Review by Paul Quinton, photos by Mark Lloyd
A highly attractive double bill finished its UK stint at the Robin on the night before storms were supposed to be about to ravage the country, but a sizeable crowd in The Robin demonstrated that prog fans are a hardy bunch and that the right combination of bands is still one of the best ways to sell tickets.
The two bands had been swapping headline and opening roles, but for The Robin, Finland’s Von Hertzen Brothers began the show and proceeded to give the crowd one of the most original, and surprising sets it had seen for a while. Whatever your own opinion of what constitutes ‘Progressive Rock’, this was something completely different, taking in elements of rock and prog and creating something genuinely and startlingly fresh.
As might be expected, a lot of the set was focussed on the acclaimed ‘Nine Lives’ album, opening up with ‘Insomniac’, and straight away you noticed how good the sound was, loud but every instrument and every vocal was clear, including the lush harmonies that help to give the band part of its identity. ‘Insomniac, was played as the album version, unlike the Billy Idolesque ‘Coming Home’, on which the oldest Von Hertzen brother, the impressively bearded Kie, takes the lead vocal and which ended with four of the band closing out the song with an extended drumming workout. As the set went on, each song seemed to have its own identity, from the Sabbath-like riffs of ‘In Your Eyes’, via ‘Angel Eyes’, when the band’s sound appeared to be growing in volume and power, to the glorious live version of ‘Flowers And Rust’, with its irresistible chorus. The latter song recently took the prize for the ‘Anthem of the Year’ at the Prog Awards, and you can easily see why.
The last song in the set was ‘I Believe’, with a lengthy instrumental play out, bringing to an end a fine, fine set. No doubt there’s a debate going on somewhere on the ‘Net about whether or not the Von Hertzen Brothers are prog or not, but irrespective of what label you might want to put on the band, this was absolutely terrific stuff.
Under almost any circumstances, following a set like that would have been a test for any band, but Touchstone seemed up against it almost before their set started. No doubt the band felt under a little more pressure than usual with the set being filmed for a DVD, and wanted to get conditions absolutely right, but there did appear to be some technical problems delaying their set, and there was a longer than usual delay between the house lights going down and the band’s intro tape starting. Like the Von Hertzens, Touchstone built the set around their most recent album, ‘Oceans of Time’, opening with ‘Flux’, and immediately it was noticeable how much heavier the band have become since their last appearance at the Robin, although, perhaps oddly, they didn’t seem quite as loud as the openers. This was also reflected in the older songs, such as ‘Strange Days’, which was the heaviest version I’ve ever heard of the song. This concentration on the newer material meant there was no room for some of their better known work including songs like ‘Zinomorph’ and ‘Joker in The Pack, although it’s possible some may have been omitted to meet the Robin’s curfew..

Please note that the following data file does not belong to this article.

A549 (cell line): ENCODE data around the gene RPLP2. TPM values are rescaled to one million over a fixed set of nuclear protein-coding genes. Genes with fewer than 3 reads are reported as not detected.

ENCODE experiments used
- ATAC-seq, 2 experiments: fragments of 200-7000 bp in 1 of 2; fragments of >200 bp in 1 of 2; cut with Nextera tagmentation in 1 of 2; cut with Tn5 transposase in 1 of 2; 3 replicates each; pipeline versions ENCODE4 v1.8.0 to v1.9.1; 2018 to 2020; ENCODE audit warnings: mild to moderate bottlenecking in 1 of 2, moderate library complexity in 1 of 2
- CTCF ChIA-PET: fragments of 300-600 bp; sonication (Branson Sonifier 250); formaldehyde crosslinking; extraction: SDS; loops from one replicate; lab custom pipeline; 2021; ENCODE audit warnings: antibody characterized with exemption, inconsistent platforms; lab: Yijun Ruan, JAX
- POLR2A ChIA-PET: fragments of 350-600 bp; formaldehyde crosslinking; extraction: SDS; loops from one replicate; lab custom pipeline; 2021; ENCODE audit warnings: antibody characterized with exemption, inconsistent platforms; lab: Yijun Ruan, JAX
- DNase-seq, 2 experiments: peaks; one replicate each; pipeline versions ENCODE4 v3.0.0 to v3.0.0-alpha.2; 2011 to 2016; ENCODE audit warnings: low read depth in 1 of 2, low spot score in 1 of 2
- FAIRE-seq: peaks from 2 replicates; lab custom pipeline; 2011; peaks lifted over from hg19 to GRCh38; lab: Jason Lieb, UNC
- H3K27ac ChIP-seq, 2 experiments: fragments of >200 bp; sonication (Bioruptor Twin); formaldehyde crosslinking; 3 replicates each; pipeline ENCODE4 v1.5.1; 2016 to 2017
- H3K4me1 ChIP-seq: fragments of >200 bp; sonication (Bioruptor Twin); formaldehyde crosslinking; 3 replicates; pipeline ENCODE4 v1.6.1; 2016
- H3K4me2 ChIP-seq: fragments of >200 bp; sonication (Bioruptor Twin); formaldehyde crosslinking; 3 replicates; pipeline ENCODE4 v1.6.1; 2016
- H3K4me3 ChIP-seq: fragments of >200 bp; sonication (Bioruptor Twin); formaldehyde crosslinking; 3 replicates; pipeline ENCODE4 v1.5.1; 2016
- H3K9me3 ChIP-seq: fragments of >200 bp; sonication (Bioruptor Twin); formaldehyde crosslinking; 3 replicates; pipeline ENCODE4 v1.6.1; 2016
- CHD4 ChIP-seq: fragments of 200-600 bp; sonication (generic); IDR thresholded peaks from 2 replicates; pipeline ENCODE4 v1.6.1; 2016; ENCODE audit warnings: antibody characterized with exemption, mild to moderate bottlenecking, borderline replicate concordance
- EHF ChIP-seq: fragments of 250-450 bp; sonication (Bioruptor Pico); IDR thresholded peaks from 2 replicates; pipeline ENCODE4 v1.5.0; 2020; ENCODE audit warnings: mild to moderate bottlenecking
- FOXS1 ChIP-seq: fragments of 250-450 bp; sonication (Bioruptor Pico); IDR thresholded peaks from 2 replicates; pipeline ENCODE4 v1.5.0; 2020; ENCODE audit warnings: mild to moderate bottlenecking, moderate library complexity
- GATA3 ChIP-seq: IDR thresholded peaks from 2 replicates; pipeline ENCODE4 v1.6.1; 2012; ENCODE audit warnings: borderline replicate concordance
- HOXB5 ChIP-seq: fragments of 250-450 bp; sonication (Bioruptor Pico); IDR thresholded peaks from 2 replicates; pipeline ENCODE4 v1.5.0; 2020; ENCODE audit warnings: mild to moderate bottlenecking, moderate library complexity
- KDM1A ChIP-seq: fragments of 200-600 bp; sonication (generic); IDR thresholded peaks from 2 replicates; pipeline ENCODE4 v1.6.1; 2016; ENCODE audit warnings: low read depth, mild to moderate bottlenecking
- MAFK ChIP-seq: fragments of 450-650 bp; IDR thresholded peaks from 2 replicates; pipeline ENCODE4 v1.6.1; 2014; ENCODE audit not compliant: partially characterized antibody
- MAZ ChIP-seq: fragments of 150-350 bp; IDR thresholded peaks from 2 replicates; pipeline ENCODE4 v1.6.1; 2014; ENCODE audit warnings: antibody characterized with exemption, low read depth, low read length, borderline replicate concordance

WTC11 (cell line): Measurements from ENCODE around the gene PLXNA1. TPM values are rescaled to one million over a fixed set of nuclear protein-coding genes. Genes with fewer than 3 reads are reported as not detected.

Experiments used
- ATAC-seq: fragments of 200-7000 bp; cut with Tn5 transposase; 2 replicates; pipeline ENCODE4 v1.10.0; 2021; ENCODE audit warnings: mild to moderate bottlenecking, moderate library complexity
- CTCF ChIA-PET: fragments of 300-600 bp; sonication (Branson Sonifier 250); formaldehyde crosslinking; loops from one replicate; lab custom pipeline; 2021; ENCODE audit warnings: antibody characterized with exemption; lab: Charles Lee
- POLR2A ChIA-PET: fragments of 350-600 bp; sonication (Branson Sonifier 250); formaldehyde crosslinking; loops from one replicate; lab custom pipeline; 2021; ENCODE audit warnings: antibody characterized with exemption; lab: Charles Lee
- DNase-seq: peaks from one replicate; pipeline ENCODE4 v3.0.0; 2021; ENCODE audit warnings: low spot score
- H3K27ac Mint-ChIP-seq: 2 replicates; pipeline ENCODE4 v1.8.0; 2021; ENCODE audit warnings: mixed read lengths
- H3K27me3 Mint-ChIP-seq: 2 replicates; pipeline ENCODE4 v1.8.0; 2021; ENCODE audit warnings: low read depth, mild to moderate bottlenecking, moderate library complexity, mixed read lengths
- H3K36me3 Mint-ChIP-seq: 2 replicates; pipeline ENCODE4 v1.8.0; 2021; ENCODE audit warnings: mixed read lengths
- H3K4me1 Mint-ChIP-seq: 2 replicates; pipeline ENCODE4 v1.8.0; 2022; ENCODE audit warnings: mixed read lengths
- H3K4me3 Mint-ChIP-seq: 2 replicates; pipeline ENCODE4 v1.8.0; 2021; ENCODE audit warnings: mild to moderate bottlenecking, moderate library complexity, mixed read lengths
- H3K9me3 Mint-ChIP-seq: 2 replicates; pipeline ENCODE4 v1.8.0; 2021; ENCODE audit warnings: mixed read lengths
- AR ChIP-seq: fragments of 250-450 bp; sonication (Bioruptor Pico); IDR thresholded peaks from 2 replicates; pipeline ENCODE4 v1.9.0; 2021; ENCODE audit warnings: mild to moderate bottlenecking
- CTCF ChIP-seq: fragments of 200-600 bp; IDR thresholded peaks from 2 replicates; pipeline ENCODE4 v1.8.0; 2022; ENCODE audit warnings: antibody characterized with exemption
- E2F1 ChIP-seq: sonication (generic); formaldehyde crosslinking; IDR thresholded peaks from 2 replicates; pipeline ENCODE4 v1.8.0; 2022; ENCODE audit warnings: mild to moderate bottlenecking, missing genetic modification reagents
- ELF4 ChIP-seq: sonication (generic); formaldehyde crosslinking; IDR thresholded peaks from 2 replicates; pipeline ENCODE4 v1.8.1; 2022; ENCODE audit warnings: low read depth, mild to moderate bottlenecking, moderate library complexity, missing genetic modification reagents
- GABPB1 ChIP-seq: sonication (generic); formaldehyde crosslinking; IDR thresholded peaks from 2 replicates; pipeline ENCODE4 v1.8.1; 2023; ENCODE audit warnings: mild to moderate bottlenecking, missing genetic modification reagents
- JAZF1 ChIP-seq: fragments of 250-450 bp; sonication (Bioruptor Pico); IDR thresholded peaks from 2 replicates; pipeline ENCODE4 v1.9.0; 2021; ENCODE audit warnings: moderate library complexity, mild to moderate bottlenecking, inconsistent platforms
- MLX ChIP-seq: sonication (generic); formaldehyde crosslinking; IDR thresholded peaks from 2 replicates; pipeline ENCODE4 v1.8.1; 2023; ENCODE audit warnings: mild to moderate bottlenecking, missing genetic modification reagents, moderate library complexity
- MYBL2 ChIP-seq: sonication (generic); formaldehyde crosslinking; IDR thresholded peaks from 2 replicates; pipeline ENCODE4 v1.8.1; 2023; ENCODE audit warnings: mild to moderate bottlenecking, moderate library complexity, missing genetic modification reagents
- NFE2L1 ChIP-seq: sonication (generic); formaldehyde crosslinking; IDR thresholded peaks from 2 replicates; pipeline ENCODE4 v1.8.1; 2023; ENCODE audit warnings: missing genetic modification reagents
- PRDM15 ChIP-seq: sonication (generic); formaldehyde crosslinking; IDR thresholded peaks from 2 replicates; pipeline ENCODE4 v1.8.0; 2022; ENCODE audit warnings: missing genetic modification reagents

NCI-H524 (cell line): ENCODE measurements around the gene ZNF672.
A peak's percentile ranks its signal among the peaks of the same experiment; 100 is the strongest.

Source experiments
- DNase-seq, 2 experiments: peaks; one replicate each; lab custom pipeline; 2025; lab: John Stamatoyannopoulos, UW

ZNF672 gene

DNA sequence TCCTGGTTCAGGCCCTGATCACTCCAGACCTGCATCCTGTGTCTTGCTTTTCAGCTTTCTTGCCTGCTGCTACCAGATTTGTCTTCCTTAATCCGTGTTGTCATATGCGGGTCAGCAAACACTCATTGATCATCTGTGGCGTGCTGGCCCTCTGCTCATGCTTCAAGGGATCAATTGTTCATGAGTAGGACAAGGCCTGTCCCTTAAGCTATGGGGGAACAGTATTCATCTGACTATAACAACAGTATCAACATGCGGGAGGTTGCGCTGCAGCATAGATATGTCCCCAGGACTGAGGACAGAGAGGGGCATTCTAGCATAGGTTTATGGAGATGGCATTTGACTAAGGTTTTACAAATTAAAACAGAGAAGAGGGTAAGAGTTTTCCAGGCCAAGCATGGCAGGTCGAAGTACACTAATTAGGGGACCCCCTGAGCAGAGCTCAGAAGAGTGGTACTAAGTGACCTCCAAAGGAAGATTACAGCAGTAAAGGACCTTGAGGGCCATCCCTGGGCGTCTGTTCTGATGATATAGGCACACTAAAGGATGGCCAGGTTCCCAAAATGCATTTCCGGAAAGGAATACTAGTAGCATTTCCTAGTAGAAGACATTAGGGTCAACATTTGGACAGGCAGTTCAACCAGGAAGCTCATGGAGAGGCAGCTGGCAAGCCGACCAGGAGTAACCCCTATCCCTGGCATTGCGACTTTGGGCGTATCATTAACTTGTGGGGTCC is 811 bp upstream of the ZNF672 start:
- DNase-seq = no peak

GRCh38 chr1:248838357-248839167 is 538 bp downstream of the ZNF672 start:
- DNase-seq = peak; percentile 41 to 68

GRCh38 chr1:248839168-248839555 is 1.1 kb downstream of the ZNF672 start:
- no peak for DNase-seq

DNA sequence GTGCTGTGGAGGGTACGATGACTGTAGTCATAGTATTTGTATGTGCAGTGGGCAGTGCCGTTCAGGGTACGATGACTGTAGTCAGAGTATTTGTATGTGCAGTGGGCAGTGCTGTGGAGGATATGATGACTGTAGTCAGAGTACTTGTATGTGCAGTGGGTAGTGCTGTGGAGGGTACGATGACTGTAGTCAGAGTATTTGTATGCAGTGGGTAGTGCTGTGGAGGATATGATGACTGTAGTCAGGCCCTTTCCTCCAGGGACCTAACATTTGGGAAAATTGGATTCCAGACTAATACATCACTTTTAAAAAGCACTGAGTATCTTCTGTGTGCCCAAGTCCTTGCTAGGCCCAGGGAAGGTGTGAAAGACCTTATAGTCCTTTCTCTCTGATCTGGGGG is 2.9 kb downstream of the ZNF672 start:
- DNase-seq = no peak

One thing about the new album that’s provoked some discussion is the decreased presence of Rob Cottingham’s keyboards, which in the past have done a lot to add colour and presence to the band’s material, both live and in the studio, and whether because of the nature of the band’s new material, or some vagary of the sound, his keys were mostly inaudible tonight, more often than not drowned by Adam Hodgson’s guitar. Cottingham’s also a pretty good singer, and his voice normally dovetails well with Kim Seviour’s, but again, his singing was rarely audible during the band’s set. As far as the new material goes, that’s as much down to circumstance as anything, but it was a pity it applied to the older material played on the night as well.
In the end Touchstone’s set may have been cut short because of the initial delay, with the main set lasting barely 50 minutes plus a two song encore, I don’t think this was the band’s finest hour, which was a shame considering the filming, and the crowd and the whole atmosphere seemed a little flat after the Von Hertzen’s set. This was undoubtedly the Finn’s night.
See more of Mark’s photos here: